Genome Size Reduction and Transposon Activity Impact tRNA Gene Diversity While Ensuring Translational Stability in Birds.

Ottenburghs J, Geng K, Suh A, Kutter C

Genome Biol Evol 13 (4) - [2021-04-05; online 2021-02-04]

As a highly diverse vertebrate class, bird species have adapted to various ecological systems. How this phenotypic diversity can be explained genetically is intensively debated and is likely grounded in differences in the genome content. Larger and more complex genomes could allow for greater genetic regulation that results in more phenotypic variety. Surprisingly, avian genomes are much smaller compared to other vertebrates but contain as many protein-coding genes as other vertebrates. This supports the notion that the phenotypic diversity is largely determined by selection on non-coding gene sequences. Transfer RNAs (tRNAs) represent a group of non-coding genes. However, the characteristics of tRNA genes across bird genomes have remained largely unexplored. Here, we exhaustively investigated the evolution and functional consequences of these crucial translational regulators within bird species and across vertebrates. Our dense sampling of 55 avian genomes representing each bird order revealed an average of 169 tRNA genes with at least 31% being actively used. Unlike other vertebrates, avian tRNA genes are reduced in number and complexity but are still in line with vertebrate wobble pairing strategies and mutation-driven codon usage. Our detailed phylogenetic analyses further uncovered that new tRNA genes can emerge through multiplication by transposable elements. Together, this study provides the first comprehensive avian and cross-vertebrate tRNA gene analyses and demonstrates that tRNA gene evolution is flexible albeit constrained within functional boundaries of general mechanisms in protein translation.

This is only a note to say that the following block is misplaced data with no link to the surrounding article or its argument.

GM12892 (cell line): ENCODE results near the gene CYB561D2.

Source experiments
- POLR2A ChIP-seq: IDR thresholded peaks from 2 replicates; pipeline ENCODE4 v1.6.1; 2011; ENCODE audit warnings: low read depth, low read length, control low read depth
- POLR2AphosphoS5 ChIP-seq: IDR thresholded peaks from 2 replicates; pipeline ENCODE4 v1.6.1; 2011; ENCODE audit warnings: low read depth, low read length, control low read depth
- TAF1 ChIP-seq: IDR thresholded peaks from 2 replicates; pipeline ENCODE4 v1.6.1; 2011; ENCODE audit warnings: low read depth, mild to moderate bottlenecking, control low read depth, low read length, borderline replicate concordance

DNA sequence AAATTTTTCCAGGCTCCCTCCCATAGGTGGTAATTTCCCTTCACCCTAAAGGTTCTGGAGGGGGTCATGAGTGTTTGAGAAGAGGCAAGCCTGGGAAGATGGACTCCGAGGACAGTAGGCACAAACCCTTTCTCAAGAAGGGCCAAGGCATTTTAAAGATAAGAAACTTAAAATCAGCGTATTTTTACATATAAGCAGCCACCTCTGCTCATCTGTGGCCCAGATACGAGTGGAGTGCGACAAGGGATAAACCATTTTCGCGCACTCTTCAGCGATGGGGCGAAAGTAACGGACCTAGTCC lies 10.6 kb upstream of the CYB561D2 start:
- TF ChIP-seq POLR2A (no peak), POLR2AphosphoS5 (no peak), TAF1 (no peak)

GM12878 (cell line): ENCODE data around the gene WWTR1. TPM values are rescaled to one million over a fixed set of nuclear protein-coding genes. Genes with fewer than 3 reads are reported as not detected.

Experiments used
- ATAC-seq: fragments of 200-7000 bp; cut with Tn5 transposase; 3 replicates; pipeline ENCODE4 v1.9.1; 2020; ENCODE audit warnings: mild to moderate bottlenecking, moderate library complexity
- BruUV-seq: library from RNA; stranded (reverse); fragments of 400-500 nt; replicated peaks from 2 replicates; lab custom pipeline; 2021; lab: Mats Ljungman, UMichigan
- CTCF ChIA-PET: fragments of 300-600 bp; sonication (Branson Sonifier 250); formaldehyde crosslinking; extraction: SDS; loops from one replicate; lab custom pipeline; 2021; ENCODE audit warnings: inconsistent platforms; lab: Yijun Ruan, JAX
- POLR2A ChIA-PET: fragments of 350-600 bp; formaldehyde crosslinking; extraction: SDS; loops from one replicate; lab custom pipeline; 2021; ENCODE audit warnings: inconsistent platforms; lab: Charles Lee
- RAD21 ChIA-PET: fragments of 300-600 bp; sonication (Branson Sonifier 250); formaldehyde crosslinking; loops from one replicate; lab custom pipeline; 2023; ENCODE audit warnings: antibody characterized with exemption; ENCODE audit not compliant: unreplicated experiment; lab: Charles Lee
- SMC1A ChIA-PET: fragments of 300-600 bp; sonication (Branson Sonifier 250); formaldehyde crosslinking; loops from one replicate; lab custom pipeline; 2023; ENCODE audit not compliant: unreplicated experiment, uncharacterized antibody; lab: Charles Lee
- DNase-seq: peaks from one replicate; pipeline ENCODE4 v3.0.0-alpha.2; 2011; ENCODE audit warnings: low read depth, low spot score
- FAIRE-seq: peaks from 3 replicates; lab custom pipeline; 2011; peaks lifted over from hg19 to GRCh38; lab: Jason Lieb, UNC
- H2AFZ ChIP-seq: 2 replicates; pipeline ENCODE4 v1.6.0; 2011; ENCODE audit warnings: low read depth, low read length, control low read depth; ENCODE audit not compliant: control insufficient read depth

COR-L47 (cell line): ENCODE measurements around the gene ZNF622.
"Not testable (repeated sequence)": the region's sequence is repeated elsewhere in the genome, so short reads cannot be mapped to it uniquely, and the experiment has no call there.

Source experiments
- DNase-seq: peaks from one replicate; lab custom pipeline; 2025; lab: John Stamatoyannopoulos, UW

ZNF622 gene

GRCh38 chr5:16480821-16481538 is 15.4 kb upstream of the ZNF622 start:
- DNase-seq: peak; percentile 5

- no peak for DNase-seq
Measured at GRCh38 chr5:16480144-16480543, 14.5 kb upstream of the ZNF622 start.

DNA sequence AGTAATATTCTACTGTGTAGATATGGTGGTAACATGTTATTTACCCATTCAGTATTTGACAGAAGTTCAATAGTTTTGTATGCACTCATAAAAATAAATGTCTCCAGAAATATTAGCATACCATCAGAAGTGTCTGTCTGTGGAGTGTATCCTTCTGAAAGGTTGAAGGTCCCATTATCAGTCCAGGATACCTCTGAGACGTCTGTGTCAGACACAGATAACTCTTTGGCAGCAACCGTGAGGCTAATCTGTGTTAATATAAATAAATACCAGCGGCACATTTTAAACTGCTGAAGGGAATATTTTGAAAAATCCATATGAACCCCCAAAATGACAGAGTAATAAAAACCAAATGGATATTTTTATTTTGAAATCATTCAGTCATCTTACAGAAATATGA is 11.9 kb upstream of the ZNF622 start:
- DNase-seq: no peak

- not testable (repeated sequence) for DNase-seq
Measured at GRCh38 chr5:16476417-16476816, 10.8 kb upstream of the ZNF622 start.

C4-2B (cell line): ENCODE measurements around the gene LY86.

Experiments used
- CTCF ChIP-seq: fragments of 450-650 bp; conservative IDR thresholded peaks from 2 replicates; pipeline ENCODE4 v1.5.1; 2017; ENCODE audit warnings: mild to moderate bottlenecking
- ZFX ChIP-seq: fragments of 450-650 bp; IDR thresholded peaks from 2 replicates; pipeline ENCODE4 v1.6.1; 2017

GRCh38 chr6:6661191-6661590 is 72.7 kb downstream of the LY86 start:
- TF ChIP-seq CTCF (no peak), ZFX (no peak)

Claudia Kutter

Fellows programme

PubMed 33533905

DOI 10.1093/gbe/evab016

Crossref 10.1093/gbe/evab016

pii: 6127176
pmc: PMC8044555


Publications 7.1.2